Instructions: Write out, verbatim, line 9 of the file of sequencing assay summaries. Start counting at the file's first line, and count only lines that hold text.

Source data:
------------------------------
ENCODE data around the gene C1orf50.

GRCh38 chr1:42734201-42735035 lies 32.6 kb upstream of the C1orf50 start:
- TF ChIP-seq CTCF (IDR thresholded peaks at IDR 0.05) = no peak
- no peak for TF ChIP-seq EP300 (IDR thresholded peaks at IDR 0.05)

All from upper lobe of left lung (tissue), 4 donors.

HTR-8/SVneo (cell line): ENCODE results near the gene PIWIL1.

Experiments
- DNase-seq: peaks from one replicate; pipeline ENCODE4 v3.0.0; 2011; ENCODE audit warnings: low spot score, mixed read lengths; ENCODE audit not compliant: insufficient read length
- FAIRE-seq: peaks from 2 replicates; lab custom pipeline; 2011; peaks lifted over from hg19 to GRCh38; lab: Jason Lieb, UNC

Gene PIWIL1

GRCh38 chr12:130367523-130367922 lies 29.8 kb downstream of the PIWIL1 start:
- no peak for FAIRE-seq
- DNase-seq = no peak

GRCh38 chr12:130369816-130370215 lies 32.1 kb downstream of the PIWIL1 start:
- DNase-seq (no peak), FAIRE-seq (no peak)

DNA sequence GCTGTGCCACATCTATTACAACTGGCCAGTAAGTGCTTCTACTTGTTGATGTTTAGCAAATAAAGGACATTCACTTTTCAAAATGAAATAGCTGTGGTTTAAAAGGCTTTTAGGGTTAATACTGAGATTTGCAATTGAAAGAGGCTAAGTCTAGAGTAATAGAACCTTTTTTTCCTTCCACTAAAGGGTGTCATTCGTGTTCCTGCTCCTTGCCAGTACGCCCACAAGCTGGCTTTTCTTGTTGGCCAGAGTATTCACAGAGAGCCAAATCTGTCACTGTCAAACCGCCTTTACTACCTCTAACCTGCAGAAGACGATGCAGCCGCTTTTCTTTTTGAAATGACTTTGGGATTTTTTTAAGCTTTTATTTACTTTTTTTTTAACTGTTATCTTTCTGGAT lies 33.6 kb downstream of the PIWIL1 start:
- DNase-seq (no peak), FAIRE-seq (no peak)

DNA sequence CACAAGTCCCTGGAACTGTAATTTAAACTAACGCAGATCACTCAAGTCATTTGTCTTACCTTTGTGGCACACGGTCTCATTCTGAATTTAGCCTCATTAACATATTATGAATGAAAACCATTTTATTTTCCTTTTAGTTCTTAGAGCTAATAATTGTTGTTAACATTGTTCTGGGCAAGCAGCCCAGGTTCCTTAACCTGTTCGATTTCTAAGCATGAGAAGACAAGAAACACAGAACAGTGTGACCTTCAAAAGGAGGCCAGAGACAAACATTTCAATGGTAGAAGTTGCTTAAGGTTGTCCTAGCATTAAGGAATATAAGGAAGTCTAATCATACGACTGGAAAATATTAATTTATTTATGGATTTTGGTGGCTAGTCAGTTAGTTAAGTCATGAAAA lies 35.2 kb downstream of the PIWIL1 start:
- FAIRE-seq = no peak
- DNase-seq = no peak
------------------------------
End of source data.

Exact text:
- FAIRE-seq: peaks from 2 replicates; lab custom pipeline; 2011; peaks lifted over from hg19 to GRCh38; lab: Jason Lieb, UNC